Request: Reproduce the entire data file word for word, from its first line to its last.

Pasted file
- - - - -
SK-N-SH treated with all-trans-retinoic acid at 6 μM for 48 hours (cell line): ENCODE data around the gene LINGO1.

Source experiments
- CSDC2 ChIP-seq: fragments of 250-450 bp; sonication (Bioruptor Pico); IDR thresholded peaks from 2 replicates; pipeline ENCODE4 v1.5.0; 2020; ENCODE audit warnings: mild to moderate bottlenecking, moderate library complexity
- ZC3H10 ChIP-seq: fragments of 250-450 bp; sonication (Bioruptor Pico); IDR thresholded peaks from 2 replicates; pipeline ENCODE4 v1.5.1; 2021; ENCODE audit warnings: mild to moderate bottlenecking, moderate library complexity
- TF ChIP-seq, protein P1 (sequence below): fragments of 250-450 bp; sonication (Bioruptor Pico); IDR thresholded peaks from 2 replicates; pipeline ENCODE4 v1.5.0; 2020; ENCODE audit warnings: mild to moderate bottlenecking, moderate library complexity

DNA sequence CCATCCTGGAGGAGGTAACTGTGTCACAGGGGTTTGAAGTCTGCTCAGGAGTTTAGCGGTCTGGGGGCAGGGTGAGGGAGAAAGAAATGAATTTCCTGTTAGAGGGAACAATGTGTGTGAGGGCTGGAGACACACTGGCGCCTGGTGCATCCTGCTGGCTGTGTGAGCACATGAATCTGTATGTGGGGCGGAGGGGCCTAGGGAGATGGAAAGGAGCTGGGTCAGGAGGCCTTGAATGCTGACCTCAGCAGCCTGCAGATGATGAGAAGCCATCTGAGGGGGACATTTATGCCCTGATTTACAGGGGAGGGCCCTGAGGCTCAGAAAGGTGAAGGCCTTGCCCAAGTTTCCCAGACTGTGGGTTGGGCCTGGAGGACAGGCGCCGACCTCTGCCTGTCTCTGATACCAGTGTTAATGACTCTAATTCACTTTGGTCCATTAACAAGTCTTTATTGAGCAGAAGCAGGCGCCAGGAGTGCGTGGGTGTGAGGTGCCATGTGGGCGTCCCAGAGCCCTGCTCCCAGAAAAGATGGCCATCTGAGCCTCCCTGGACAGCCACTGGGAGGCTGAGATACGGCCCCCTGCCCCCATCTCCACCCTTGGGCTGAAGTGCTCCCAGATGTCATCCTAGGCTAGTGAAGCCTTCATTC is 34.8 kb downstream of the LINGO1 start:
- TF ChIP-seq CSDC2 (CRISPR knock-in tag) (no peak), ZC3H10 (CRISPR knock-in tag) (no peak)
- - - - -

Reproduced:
SK-N-SH treated with all-trans-retinoic acid at 6 μM for 48 hours (cell line): ENCODE data around the gene LINGO1.

Source experiments
- CSDC2 ChIP-seq: fragments of 250-450 bp; sonication (Bioruptor Pico); IDR thresholded peaks from 2 replicates; pipeline ENCODE4 v1.5.0; 2020; ENCODE audit warnings: mild to moderate bottlenecking, moderate library complexity
- ZC3H10 ChIP-seq: fragments of 250-450 bp; sonication (Bioruptor Pico); IDR thresholded peaks from 2 replicates; pipeline ENCODE4 v1.5.1; 2021; ENCODE audit warnings: mild to moderate bottlenecking, moderate library complexity
- TF ChIP-seq, protein P1 (sequence below): fragments of 250-450 bp; sonication (Bioruptor Pico); IDR thresholded peaks from 2 replicates; pipeline ENCODE4 v1.5.0; 2020; ENCODE audit warnings: mild to moderate bottlenecking, moderate library complexity

DNA sequence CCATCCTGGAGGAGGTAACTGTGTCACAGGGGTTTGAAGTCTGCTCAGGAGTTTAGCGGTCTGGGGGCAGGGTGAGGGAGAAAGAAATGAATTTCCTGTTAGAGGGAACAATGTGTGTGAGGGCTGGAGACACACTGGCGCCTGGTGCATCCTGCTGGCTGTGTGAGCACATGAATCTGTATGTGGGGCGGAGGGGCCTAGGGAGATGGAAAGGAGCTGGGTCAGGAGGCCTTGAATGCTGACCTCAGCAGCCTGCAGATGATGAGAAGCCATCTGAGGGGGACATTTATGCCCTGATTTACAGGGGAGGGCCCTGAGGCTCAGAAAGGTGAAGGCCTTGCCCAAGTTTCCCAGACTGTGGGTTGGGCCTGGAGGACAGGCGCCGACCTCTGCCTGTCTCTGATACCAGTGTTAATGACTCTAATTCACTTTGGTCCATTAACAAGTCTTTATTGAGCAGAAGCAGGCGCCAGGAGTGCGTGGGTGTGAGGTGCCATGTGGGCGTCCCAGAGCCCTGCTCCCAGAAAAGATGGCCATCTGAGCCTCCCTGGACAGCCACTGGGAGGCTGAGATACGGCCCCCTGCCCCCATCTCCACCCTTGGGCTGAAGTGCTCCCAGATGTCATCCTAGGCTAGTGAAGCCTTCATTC is 34.8 kb downstream of the LINGO1 start:
- TF ChIP-seq CSDC2 (CRISPR knock-in tag) (no peak), ZC3H10 (CRISPR knock-in tag) (no peak)